Videogames are ‘ethical objects’ (, 4) and therefore constitute an excellent medium through which to teach users about ethics and ethical behaviour. Specifically, the interactive nature of videogames makes them effectively more powerful for immersive and emotionally engaging experiences (; ). As a result, the impact of ethically or morally questionable choices in a game is increased. This leads to the question of how such choices can be incorporated in videogames, and in which ways ethically or morally questionable choices can affect players? Crucial elements for meaningful choices are agency and significant feedback, so the ‘rigidity’ or ‘elasticity’ (, p. 43–44) of a game’s system plays an important role. To what degree, however, does the game’s design influence players’ decisions? Put another way, how are game designers pushing their players into certain directions or actions, and how much leeway are the players given to push back? Additionally, it is important to consider how game designers invite people to make ethical decisions and teach players about ethical behaviour. To answer these questions, I conducted an in-depth analysis of Life is Strange (Dontnod Entertainment, 2015) focusing on design elements which have the potential to elicit ethically cognizant responses and consider the degree of elasticity in the game’s system with regard to moral and ethical choices, and their impact. I will show how the developers of Life is Strange purposefully disrupt players’ immersion to maximise emotional impact and invite critical reflection on moral and ethical decisions.
The affective turn in the humanities, driven by Cultural Studies and their interest in social involvement, empathy, and connectibility, has positioned affect as central to understanding contemporary culture. The potential to affect and be affected, embodiment, transformation, and selection, all lead to a conception of affect as ‘the virtual as point of view’ that makes its application to videogames and their design meaningful. Bringing together various perspectives from Melissa Gregg to Patricia Clough, Lawrence Grossberg, and several other related researchers, this article first establishes videogames as transhuman experiential spaces for affective labour, collections of everyday affective events that express new sensations and new conceptions of what it means to be human. Relationality, intersubjectivity, and the subjectification of objects are identified as essential strategies for affective game design. The player’s experience of emotional incitement shares equal relevancy to action-based immersion and engagement via critical thinking. In a second section, these ideas are then applied to a concrete game: Firewatch (Campo Santo, 2016). This semi-indie ‘walking and talking simulator’ exposes the player to a secondary reality in which freedom of choice is consistently deconstructed on narrative, mechanical, and aesthetic levels. Using exploration and communication as the main mechanics, players transform the personality avatar they are presented with while engaging in the affective labour of reconstructing the subjectivities of a cast of absent characters through the physical and emotional traces they have left behind. Violating the logic of mastery prevalent in game design and replacing it with an affective premise, Firewatch gives other characters and the world enough agency to resist most player interactions, while at the same time its rigid designer ethics communicate to the player a deep sense of interconnectedness and responsibility for the Other.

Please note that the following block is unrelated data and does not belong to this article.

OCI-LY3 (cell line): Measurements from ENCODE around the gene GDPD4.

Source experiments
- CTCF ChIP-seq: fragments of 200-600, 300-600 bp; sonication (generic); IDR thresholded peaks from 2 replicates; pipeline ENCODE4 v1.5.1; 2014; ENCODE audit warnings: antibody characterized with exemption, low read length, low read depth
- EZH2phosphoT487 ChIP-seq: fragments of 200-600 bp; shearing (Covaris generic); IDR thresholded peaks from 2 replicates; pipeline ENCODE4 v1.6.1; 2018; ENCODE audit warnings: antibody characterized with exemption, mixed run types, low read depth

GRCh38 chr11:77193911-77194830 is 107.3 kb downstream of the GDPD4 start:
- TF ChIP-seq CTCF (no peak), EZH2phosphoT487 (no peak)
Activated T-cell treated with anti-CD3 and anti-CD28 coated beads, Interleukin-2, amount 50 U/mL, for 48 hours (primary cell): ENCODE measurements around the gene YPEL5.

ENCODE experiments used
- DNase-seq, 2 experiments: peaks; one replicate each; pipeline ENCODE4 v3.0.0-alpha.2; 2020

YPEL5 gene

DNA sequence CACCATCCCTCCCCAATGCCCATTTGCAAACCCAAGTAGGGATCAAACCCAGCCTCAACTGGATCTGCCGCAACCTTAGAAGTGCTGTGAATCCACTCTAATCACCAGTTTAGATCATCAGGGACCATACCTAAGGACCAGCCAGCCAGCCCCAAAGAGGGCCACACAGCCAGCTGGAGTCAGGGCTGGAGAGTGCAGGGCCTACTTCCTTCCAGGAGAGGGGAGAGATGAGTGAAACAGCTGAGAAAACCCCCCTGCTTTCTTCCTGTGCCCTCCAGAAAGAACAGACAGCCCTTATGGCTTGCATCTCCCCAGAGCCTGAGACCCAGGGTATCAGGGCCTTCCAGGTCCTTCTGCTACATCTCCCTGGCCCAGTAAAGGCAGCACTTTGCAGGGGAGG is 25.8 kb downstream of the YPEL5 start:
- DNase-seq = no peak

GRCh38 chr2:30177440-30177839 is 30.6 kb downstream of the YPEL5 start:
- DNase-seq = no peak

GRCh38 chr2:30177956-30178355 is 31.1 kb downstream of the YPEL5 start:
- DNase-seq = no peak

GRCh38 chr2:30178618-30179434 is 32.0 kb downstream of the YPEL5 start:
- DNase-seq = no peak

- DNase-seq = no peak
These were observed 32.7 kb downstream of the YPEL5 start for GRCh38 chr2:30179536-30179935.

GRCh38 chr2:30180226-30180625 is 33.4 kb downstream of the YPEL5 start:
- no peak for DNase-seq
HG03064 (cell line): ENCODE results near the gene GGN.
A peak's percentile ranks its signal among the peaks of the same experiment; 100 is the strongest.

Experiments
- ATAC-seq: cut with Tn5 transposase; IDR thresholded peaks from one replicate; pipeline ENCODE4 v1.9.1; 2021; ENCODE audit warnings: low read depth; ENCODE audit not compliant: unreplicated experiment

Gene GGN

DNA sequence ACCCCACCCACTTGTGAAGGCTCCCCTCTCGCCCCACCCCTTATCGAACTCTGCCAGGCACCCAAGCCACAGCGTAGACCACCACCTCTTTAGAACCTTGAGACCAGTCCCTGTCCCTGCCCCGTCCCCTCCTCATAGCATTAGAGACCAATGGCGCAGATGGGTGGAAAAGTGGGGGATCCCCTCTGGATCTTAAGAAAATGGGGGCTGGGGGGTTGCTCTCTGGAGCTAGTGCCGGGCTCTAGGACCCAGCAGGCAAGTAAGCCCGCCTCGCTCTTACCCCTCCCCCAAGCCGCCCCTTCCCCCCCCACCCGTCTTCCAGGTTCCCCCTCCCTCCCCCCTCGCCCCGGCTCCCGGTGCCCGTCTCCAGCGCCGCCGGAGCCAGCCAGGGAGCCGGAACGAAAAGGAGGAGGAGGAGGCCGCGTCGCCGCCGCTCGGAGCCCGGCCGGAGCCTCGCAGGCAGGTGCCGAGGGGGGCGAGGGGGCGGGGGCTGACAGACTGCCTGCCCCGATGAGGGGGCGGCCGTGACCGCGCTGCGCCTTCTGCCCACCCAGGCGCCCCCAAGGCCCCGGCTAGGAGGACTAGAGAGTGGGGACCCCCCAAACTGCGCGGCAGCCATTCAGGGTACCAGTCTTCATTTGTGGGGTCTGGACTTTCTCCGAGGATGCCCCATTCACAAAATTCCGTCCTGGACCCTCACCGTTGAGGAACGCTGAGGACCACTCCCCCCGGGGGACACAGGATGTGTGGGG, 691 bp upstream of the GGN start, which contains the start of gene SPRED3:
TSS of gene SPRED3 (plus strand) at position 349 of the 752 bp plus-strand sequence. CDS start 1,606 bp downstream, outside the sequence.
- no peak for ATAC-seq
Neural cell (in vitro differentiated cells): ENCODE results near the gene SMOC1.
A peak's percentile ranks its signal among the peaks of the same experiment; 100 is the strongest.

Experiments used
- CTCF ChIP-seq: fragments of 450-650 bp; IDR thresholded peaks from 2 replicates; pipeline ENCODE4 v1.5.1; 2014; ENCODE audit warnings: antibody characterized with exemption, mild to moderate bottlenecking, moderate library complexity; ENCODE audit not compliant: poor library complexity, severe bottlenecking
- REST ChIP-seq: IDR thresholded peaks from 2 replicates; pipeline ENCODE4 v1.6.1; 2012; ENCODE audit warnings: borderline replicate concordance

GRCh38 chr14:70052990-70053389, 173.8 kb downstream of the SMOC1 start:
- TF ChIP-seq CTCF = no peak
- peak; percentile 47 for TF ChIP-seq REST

‘Press x to pay respects’, an instruction in both Call of Duty: Advanced Warfare (Activision, 2014) and Batman: Arkham City (Rocksteady Studios, 2011), is a contextual action that seems to be included to give depth to the game’s events. But what is really happening in these interactions? Are they designed in a way that encourages the recognition of those to whom we are paying our respect, or do they act as simple requirements to progress? What is the role of the (virtual) Other in ludofictional worlds? In this chapter, we aim to study the player’s encounters with virtual agents and the possibilities they open for recognition and compassion. Authors like Sicart (2009, 2013), Mortensen (2004), and Zagal (2011) have shown that games can encourage ethical reflection and they have established frameworks to analyse ethical gameplay design. Here, we contribute to this discussion by proposing an ethical model based on the concepts of recognition, as discussed by Hegel, Appiah, Butler, or Frankfurt, among others, and of suffering and compassion, as described in Buddhist philosophy. This model distinguishes two levels of suffering in games: ludic and narrative-thematic. It is this second level that can lead to compassionate play. We believe this model illustrates vital parts of the act of play and can help conscientious designers (as described by Flanagan and Nissenbaum), scholars, and players, to discuss and design ethical games.